Gundog Operating Manual
There's some assembly required when it comes to equipping your gundog for the season. Here are a few recommendations.
June 18, 2012
Dogs don’t come with operating instructions. This explains why they cause so much trouble, destruction and heartache.
Have you ever returned from a cafe lunch to discover an unpleasant “gift” from Rover on the front seat? Or perhaps instead of adding something to your truck’s interior, Rover removed a few things. Like the headliner, seat padding and steering wheel. Been there, seen that.
If you had read and followed the operating instructions, it could have been prevented. So here follows a brief set of basic directions for operating the average hunting dog. It will save you time, money and grief—and may save Rover from pain and even possibly premature death.
Travel with Rover in a travel crate or kennel box. This simple container will prevent countless problems. It gives Rover a “safe house” in which to let down his guard and completely relax. Outside the truck he needn’t worry about an aggressive dog or rabid skunk attacking him. Inside the truck he’s contained. No bouncing off the walls during sudden stops. No lunging at the windows or leaping out an open door into traffic. No accidentally shoving the transmission into park or distracting the driver. The box also protects you and your upholstery. Even if Rover never eats the interior, he’ll despoil it with muddy feet. And what if he rolls in fresh cow dung before leaping back into the truck? The only thing better than a kennel box in the truck is one in the truck bed, completely outside where even a skunk-sprayed Rover can ride home without killing you. Insulated covers and a deep layer of hay provide more than enough comfort for a hairy animal whose ancestors slept atop snow at 30 below.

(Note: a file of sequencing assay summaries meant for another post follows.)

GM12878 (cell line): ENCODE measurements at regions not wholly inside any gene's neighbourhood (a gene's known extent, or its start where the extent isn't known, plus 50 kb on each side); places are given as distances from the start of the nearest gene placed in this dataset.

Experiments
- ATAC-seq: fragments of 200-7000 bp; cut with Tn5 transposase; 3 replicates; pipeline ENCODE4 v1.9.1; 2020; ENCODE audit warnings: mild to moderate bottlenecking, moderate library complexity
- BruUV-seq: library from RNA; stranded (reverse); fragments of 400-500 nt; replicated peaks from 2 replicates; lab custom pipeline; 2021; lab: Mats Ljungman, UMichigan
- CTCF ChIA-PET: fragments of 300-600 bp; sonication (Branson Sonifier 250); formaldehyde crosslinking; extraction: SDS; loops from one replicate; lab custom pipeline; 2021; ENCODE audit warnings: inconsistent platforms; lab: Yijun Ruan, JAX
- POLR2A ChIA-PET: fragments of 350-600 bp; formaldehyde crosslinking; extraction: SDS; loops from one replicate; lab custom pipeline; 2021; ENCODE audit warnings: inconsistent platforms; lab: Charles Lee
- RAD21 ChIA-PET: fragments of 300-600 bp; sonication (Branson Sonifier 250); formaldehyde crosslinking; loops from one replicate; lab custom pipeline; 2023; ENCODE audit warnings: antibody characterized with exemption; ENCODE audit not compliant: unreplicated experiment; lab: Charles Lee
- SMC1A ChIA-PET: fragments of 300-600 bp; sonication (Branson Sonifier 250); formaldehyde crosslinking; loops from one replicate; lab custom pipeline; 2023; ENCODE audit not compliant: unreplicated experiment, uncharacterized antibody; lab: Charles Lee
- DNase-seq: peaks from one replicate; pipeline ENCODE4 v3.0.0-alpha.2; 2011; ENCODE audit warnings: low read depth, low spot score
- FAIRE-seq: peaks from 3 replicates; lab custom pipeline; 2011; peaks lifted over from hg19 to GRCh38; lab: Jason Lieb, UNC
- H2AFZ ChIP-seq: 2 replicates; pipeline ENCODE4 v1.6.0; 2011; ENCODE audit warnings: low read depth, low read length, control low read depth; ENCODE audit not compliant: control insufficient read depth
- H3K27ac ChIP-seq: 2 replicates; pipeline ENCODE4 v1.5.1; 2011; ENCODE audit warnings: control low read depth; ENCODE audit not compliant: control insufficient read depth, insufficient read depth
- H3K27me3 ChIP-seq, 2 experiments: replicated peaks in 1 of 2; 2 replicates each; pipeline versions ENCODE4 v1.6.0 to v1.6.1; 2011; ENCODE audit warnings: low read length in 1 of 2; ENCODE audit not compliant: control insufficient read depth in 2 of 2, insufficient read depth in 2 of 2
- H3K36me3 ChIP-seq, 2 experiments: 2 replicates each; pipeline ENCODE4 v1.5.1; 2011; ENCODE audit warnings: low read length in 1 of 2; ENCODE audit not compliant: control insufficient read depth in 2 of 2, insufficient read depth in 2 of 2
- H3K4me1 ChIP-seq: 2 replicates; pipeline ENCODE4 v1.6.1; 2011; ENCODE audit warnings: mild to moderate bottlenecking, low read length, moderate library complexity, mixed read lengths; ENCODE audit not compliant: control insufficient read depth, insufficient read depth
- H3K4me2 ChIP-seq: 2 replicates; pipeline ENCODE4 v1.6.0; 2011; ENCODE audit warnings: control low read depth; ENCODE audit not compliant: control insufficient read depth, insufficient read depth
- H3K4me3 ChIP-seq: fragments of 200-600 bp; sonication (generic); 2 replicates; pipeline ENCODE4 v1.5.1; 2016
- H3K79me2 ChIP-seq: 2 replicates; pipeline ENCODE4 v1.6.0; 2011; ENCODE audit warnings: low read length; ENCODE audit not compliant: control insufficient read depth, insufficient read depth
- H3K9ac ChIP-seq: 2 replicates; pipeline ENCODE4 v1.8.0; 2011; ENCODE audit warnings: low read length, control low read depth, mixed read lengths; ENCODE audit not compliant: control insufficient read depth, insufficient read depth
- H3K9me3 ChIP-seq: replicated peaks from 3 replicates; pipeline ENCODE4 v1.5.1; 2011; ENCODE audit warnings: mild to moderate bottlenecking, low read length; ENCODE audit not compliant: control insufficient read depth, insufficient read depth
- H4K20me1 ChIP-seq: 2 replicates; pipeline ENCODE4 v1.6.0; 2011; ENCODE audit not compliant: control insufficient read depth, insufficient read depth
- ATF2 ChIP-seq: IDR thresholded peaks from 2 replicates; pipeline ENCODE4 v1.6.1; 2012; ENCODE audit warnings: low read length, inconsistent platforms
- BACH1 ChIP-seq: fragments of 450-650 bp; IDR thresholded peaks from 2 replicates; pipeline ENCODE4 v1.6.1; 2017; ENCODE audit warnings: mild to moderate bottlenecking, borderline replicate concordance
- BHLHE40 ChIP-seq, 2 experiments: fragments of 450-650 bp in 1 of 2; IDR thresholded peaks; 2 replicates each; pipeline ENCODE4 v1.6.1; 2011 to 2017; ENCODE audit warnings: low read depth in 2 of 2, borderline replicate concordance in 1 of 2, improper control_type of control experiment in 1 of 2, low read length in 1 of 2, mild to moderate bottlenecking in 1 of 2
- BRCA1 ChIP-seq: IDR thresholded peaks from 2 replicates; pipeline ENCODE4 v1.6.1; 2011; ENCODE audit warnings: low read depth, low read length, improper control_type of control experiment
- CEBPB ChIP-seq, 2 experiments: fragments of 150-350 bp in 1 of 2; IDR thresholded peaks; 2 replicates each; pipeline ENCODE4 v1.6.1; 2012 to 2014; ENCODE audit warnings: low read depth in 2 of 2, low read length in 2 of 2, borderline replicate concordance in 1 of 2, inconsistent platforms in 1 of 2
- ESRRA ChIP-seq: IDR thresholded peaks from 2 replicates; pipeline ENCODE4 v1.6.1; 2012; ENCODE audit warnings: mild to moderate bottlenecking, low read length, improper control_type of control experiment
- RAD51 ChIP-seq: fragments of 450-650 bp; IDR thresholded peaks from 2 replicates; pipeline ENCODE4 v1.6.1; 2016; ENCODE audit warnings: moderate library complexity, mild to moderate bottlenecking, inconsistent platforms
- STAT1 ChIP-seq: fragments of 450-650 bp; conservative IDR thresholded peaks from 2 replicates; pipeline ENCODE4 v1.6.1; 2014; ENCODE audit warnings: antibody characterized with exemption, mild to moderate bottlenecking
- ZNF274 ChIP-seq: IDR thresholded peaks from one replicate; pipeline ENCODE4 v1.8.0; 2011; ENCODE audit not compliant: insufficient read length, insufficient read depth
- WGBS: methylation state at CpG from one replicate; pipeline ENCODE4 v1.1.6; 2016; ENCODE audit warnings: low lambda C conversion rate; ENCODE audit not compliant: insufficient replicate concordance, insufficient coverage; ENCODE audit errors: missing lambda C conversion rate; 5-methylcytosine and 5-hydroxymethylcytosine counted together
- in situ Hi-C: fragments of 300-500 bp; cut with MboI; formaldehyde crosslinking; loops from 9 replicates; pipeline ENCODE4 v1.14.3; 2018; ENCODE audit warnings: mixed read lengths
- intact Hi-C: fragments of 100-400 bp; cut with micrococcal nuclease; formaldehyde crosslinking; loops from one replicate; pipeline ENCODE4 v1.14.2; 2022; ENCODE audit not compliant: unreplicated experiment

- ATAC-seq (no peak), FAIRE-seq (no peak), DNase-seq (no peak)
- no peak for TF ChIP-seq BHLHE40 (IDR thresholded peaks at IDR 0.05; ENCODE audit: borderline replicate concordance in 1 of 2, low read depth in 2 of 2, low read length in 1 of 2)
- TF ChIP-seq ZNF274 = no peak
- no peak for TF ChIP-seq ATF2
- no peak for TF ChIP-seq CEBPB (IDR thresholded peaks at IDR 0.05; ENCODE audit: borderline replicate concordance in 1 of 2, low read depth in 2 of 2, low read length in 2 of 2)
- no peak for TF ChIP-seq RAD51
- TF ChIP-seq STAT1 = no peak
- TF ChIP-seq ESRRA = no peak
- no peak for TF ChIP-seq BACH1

Get a leash and use it. Even if you’ve trained Rover to obey every nuance of command, a short lead will make him—and you—more welcomed around the country. Many truck stops, highway rest areas and town parks mandate leashes for all pets. Should an unprecedented temptation rear its head (a female poodle in heat, perhaps) your leash could prevent legal proceedings.
Brand that dog with a strong, durable nylon collar to which is securely fastened a heavy brass or stainless steel nameplate listing your contact info. A cell phone number is best. Consider leaving Rover’s name off this I.D. It will only make it easier for thieves to win over the dog and control it. Tattooing and microchip implants are also options.
The terrain and habitat in many parts of our best bird country can hobble even the toughest dogs. I’ve seen sandburs and cholla cacti bring a hard-charging dog to a complete stop. Gravel and sharp lava rock cut and abrade pads to the quick. Would you rather hunt over Rover wearing a goofy set of wussy boots or watch him lick his abraded pads in camp for three days? Some boots stay on fairly well, but duct taping them on is a good precaution. Deluxe Hunting Dog boots from Charles Manufacturing, available at Cabela’s, are excellent.
Yes, they sell doggie first-aid kits, and someday you’ll wish you had one. Rover will surely get a seed in his nose, a thorn in his leg or a porcupine quill in his face. You could save his life with a good first-aid kit and the skill to use it.
Scent-Remover and Towels
My personal Rovers have managed to smear themselves with everything from putrid fish to human waste. Shoving them into a travel crate keeps the material off the seats, but hardly out of the cab’s atmosphere. With all the no-scent deer hunter soaps and absorbent powders on the market these days, you should be able to supply your rig with everything you need to wash your away troubles. A couple of big beach towels will finish the job. (P.S. If possible, induce Rover to jump into a pond several times. Then soap him vigorously. Sprinkle his laundered coat with a scent-absorbing powder or baking soda and repeat as necessary.)
Collapsible Water Bowl
It beats using your hat. Water your dog every chance you get while hunting.
Get in the habit of keeping at least a gallon in your vehicle.
Bur Brush or Comb
Use them for scouring debris from his coat.
It’ll reach farther than your voice or lips. The Acme Thunderer is the classic.
It can be a lifesaver for locating a lost dog. Rover might not hear you in big winds, but he’ll feel your summons, whether it’s a vibration or light jolt. Collars with locator beepers that can be activated remotely are really handy when Rover gets caught in a fence or otherwise detained.